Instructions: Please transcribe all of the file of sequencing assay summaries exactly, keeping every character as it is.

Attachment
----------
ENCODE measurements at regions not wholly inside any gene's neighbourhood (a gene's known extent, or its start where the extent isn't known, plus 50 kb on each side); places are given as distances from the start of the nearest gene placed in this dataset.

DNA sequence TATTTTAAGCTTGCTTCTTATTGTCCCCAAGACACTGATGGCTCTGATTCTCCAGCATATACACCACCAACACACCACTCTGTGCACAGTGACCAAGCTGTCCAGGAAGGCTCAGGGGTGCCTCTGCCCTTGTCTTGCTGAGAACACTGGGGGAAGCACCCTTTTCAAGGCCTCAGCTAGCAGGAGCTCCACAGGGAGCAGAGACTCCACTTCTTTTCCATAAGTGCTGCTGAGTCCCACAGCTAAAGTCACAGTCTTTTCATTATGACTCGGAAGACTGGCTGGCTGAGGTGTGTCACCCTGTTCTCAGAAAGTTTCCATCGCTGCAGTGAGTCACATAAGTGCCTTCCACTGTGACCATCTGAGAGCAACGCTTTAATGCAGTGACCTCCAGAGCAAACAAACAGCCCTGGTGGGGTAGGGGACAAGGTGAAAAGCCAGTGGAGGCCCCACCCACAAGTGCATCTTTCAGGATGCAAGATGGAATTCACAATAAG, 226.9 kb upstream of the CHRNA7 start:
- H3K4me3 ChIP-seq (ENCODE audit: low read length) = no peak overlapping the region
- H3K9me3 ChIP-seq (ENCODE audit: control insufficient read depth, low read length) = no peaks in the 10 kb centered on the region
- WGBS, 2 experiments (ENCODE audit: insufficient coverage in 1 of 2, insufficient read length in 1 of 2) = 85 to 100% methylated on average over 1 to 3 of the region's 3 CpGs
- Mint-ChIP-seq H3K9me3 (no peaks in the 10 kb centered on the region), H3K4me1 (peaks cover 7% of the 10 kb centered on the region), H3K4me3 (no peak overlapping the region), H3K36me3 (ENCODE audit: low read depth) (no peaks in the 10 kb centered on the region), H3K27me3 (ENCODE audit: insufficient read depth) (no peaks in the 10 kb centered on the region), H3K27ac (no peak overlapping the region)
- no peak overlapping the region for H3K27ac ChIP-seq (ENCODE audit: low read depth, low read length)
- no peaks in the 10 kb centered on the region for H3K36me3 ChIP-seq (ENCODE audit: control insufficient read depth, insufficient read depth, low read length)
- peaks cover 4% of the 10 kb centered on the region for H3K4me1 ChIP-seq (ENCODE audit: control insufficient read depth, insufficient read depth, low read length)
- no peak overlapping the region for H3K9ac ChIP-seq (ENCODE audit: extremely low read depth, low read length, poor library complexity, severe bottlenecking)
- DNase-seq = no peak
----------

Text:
ENCODE measurements at regions not wholly inside any gene's neighbourhood (a gene's known extent, or its start where the extent isn't known, plus 50 kb on each side); places are given as distances from the start of the nearest gene placed in this dataset.

DNA sequence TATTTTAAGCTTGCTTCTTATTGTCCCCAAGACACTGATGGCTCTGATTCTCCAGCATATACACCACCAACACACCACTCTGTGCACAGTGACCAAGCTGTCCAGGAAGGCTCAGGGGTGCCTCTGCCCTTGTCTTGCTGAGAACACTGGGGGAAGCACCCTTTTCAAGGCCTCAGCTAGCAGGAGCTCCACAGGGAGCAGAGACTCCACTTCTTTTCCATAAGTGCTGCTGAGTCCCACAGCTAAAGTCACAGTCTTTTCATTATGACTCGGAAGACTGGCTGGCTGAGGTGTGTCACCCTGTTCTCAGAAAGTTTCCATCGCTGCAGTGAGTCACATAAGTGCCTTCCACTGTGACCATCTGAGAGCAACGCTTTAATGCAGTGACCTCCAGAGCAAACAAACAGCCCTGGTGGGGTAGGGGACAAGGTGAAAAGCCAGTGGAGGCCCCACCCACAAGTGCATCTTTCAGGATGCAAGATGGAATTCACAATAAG, 226.9 kb upstream of the CHRNA7 start:
- H3K4me3 ChIP-seq (ENCODE audit: low read length) = no peak overlapping the region
- H3K9me3 ChIP-seq (ENCODE audit: control insufficient read depth, low read length) = no peaks in the 10 kb centered on the region
- WGBS, 2 experiments (ENCODE audit: insufficient coverage in 1 of 2, insufficient read length in 1 of 2) = 85 to 100% methylated on average over 1 to 3 of the region's 3 CpGs
- Mint-ChIP-seq H3K9me3 (no peaks in the 10 kb centered on the region), H3K4me1 (peaks cover 7% of the 10 kb centered on the region), H3K4me3 (no peak overlapping the region), H3K36me3 (ENCODE audit: low read depth) (no peaks in the 10 kb centered on the region), H3K27me3 (ENCODE audit: insufficient read depth) (no peaks in the 10 kb centered on the region), H3K27ac (no peak overlapping the region)
- no peak overlapping the region for H3K27ac ChIP-seq (ENCODE audit: low read depth, low read length)
- no peaks in the 10 kb centered on the region for H3K36me3 ChIP-seq (ENCODE audit: control insufficient read depth, insufficient read depth, low read length)
- peaks cover 4% of the 10 kb centered on the region for H3K4me1 ChIP-seq (ENCODE audit: control insufficient read depth, insufficient read depth, low read length)
- no peak overlapping the region for H3K9ac ChIP-seq (ENCODE audit: extremely low read depth, low read length, poor library complexity, severe bottlenecking)
- DNase-seq = no peak